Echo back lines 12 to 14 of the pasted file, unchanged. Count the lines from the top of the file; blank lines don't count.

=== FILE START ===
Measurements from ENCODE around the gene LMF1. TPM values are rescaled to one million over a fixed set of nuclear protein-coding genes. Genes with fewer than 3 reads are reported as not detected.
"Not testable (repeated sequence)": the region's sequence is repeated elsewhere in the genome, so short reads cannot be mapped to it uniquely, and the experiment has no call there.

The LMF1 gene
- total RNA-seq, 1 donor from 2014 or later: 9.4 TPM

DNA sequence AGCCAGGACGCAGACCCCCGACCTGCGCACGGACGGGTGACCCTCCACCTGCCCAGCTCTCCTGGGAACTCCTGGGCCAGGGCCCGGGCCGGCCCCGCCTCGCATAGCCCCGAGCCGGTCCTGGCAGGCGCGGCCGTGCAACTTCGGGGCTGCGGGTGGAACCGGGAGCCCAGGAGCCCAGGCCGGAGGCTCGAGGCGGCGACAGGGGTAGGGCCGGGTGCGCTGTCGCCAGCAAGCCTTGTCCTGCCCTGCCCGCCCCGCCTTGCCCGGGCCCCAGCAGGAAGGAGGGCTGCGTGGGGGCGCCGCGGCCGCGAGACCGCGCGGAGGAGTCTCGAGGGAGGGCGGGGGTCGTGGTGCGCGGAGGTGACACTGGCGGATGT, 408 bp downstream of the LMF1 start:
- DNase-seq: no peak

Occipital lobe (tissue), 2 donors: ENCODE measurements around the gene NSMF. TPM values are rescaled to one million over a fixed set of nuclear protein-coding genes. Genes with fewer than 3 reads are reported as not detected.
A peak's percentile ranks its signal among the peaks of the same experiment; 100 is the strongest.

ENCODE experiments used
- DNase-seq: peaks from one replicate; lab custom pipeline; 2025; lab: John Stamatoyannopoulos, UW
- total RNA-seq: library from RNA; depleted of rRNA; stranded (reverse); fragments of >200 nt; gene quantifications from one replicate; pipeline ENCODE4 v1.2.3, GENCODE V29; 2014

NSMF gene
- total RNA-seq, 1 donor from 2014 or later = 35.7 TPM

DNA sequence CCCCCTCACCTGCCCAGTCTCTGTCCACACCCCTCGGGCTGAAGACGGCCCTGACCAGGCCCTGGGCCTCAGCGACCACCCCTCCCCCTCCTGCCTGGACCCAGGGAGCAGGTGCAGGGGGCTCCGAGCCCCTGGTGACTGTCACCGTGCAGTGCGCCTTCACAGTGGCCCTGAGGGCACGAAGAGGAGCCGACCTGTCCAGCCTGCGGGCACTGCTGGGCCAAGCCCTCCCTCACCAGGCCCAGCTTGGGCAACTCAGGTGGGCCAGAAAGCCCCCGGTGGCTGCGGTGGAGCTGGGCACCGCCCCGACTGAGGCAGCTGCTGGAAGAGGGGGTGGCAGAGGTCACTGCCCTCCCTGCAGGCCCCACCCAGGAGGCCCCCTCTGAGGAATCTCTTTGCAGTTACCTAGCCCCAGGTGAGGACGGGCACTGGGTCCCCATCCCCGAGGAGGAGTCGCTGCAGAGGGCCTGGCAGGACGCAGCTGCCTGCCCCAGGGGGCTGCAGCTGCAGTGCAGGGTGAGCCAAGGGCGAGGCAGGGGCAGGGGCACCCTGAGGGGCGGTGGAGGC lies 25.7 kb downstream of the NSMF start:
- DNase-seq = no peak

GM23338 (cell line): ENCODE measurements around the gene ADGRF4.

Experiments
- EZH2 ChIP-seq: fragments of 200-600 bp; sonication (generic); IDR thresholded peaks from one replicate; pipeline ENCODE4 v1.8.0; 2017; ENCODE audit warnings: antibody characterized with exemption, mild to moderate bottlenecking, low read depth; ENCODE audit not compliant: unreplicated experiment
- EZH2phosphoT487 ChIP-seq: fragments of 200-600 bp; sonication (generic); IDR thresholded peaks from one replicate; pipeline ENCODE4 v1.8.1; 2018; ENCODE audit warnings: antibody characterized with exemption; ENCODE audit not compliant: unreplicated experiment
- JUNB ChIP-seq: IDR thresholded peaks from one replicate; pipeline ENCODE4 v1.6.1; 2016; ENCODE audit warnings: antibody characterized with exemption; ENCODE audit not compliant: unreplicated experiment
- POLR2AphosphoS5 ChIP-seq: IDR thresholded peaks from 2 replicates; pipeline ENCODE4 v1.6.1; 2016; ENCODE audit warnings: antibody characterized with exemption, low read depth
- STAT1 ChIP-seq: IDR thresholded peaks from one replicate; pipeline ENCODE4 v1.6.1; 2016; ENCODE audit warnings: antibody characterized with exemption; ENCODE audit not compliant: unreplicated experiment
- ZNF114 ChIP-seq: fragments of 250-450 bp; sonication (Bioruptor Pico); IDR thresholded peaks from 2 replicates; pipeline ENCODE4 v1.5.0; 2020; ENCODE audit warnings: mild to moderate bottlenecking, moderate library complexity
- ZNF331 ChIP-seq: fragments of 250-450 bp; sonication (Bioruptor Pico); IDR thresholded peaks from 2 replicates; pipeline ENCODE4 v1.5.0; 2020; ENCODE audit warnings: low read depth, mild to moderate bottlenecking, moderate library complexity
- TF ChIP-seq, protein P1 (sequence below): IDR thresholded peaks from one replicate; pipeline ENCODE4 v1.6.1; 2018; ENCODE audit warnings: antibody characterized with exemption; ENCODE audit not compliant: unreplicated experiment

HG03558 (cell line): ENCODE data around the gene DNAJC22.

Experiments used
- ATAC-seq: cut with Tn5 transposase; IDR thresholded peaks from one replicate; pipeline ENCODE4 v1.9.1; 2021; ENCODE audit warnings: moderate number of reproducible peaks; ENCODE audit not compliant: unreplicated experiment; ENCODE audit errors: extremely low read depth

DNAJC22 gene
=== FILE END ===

NSMF gene
- total RNA-seq, 1 donor from 2014 or later = 35.7 TPM

DNA sequence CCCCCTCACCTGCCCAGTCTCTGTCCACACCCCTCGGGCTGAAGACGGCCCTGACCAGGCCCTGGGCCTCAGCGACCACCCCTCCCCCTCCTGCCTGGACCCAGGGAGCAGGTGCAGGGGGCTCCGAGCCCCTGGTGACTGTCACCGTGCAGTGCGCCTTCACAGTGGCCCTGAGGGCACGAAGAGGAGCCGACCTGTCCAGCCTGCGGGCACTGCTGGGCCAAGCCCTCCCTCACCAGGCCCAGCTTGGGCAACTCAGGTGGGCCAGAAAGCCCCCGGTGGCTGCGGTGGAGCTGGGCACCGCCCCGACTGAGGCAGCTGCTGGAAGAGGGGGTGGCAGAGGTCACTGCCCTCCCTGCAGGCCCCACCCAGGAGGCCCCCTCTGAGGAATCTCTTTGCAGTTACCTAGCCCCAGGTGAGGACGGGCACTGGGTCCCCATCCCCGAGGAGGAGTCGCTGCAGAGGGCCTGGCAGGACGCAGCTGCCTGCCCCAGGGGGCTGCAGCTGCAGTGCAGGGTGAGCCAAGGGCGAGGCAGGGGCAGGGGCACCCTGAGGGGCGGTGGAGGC lies 25.7 kb downstream of the NSMF start: